Manchester’s Girl Friend are getting the right attention at the moment, having featured as one of The Guardian’s much coveted ‘New Band Of The Week’ and getting themselves on the XFM playlist. The title of the latest EP takes its inspiration from the lyrics of another of Manchester’s favourite sons, and he’d appreciate the considered lyrical content.
Taking its spirit from the current wave of pop/disco production (Think Hot Chip) the first track ‘Monte Carlo’ is a spirited tale of romance in the French playground of the rich and famous, and but you suspect there is a darker undertone. The sharp lyrics are what turn a collection of pleasant songs into stories to be interpreted and contain a wit and cynicism that elevate it further.
Aside from the words, the reason that Girl Friend are of interest currently is that they do pop songs with strong hooks really well. Musically it’s familiar and verging on Balearic at times. And as with all the best electro pop music at the moments it’s pinched some delicious beats and melodies from the early eighties… no bad thing.
The bands image and supporting iconography owe a lot to Bowie, Human League and ABC but sound much more contemporary and relevant, this is never more in evidence than on ‘Style And Substance’ which can be filed next to Two Door Cinema Club and is the stand out song on the EP.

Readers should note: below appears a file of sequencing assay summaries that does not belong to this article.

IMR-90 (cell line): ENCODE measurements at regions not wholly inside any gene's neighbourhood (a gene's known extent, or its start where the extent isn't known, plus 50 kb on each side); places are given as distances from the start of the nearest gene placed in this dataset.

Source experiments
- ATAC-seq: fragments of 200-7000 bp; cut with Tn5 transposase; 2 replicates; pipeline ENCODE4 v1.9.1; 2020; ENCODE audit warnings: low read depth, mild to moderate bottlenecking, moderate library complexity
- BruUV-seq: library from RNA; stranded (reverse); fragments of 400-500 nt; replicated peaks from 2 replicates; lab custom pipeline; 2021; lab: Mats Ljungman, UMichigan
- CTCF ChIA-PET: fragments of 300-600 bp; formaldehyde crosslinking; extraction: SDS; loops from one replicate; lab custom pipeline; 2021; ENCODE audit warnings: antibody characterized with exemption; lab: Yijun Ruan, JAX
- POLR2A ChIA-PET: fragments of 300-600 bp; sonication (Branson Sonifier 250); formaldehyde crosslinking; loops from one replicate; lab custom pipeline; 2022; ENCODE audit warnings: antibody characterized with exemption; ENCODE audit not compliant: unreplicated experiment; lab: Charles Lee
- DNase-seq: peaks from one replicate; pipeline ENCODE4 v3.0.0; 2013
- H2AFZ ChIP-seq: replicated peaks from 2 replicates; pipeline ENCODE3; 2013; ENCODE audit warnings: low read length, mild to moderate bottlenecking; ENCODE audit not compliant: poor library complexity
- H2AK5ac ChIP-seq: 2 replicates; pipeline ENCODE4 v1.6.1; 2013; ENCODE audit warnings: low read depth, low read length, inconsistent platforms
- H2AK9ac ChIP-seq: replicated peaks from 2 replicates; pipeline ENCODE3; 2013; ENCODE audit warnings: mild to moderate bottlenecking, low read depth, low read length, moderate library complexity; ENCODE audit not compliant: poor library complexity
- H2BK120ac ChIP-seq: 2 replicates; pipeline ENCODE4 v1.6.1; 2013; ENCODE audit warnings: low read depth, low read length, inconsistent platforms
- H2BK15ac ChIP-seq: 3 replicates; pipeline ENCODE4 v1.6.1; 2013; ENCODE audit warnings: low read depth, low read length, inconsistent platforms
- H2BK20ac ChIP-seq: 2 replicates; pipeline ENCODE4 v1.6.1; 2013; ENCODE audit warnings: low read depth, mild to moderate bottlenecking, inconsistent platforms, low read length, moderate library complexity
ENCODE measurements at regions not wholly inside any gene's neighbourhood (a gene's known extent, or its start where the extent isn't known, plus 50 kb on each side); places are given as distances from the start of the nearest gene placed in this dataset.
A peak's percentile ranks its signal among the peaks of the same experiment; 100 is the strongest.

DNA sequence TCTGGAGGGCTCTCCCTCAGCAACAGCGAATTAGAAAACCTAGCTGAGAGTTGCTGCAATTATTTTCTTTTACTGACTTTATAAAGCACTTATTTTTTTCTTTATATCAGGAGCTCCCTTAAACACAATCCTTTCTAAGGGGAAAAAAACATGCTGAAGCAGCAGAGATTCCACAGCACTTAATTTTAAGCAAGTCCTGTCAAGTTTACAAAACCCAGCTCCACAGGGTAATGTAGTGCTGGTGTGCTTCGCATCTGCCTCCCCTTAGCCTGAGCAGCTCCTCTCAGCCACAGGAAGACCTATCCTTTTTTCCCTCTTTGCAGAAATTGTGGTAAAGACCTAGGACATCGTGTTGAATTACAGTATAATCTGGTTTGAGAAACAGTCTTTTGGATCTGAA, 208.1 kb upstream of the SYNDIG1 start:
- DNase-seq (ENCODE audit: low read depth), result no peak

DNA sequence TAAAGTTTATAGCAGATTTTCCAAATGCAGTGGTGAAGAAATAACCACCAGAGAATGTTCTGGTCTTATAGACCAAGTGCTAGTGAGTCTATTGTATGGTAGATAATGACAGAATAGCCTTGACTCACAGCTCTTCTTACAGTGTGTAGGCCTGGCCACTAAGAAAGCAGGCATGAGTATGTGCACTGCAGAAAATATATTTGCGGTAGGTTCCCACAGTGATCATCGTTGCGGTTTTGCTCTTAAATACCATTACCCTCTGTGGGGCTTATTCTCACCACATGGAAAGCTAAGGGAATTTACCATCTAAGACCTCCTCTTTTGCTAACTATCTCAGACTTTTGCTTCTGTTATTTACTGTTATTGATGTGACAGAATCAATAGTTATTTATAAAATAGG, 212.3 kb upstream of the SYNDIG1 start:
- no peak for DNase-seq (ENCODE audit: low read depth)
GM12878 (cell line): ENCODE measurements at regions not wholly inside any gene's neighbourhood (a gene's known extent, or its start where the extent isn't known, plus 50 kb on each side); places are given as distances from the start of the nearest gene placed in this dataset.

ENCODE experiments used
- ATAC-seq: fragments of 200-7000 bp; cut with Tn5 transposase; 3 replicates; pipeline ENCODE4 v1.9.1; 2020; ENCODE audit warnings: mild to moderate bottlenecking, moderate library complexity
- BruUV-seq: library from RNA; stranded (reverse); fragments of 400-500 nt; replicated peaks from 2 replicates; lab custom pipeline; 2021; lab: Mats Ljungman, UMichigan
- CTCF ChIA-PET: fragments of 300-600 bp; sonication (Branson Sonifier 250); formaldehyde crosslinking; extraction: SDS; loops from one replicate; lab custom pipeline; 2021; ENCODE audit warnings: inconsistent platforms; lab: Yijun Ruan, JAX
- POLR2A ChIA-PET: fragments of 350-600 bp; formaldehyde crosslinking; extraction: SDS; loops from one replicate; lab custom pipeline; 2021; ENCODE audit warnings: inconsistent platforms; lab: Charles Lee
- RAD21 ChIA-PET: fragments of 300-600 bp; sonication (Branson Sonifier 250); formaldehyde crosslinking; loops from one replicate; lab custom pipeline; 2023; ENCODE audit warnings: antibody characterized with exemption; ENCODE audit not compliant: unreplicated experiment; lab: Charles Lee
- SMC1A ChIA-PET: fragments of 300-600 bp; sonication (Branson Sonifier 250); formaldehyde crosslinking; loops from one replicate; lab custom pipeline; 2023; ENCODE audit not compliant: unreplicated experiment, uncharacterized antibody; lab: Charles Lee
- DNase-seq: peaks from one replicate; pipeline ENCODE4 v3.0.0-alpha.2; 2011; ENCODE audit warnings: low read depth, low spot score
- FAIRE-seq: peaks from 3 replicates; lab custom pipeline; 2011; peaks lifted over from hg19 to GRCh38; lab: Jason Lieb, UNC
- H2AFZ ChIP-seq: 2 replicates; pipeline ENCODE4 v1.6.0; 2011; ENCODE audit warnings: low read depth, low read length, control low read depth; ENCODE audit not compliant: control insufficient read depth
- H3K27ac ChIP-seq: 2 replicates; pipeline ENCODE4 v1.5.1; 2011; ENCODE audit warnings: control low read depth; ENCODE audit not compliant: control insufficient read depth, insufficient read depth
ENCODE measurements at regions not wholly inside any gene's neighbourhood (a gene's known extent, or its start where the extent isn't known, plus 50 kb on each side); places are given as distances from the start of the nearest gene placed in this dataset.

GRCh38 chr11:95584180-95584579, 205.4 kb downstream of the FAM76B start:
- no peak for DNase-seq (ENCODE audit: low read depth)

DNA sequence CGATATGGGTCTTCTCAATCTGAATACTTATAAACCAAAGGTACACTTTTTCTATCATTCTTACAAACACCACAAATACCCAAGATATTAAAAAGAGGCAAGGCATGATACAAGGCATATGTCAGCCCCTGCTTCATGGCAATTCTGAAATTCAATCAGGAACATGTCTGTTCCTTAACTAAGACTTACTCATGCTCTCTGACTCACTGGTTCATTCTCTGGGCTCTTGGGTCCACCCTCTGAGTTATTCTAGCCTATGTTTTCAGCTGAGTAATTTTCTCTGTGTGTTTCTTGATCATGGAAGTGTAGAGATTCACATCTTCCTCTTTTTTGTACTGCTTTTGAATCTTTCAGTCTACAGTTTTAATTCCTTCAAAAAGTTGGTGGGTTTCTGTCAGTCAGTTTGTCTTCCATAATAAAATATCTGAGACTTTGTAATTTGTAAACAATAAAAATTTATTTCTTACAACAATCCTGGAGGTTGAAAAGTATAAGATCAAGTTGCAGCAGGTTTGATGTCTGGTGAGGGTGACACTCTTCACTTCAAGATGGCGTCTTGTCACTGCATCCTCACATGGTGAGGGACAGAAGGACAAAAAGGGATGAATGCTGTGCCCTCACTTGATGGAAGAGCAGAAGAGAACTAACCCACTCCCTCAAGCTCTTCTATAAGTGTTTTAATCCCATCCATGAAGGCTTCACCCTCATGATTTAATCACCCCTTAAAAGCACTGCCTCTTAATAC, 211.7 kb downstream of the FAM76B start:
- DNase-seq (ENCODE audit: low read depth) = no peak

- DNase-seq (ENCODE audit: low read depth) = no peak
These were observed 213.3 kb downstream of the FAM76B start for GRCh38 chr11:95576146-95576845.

‘Stop’ is the final track of this four track EP and is one is that again delves into the psyche of lead singer Amory, giving a chance to raise the volume on the vocal production and again, the result is a synth heavy track that is seductive. The band appear to be one who are conscious of image and identity and if the quality can be maintained beyond the first two EP’s into something a bit more substantial and truly memorable then this could be a very good summer for Girl Friend.
‘Arrive Alone, Leave Alone’ is out now via Tri-Tone.
James Van Praag